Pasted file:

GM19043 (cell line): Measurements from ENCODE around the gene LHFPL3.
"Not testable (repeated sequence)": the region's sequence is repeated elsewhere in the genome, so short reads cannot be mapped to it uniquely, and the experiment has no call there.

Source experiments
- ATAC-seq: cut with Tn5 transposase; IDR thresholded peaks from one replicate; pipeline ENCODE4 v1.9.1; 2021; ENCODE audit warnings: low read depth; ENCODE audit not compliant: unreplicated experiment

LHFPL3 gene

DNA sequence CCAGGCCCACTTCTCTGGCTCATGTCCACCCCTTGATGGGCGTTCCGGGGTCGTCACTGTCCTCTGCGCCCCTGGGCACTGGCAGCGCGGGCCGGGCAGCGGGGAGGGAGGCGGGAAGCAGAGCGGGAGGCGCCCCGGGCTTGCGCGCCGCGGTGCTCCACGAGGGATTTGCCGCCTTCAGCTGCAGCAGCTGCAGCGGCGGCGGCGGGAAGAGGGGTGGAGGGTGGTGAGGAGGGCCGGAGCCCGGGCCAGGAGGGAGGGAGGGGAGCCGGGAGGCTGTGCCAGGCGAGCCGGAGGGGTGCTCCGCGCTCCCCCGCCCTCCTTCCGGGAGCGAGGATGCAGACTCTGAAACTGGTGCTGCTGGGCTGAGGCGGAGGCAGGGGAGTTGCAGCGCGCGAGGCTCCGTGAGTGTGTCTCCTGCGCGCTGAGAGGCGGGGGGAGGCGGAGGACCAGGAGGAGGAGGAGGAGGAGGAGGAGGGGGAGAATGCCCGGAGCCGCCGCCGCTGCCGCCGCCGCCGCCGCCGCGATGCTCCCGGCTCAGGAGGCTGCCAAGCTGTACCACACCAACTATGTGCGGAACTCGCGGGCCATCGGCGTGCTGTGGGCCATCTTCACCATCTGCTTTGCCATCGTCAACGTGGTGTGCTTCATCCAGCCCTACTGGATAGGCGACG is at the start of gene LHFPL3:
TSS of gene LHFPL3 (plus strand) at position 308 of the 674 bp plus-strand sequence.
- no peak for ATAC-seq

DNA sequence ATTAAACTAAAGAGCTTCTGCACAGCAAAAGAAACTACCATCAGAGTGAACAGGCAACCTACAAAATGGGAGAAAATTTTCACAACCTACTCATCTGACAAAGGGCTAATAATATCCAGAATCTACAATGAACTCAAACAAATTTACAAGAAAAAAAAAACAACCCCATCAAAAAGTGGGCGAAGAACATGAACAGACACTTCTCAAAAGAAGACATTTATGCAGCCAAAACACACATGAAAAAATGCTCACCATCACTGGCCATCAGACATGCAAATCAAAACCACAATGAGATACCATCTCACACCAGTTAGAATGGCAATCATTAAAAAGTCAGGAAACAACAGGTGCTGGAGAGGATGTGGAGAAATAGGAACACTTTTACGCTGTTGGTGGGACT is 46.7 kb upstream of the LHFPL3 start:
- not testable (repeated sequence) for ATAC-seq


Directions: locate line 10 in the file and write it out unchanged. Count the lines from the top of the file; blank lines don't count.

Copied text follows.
- not testable (repeated sequence) for ATAC-seq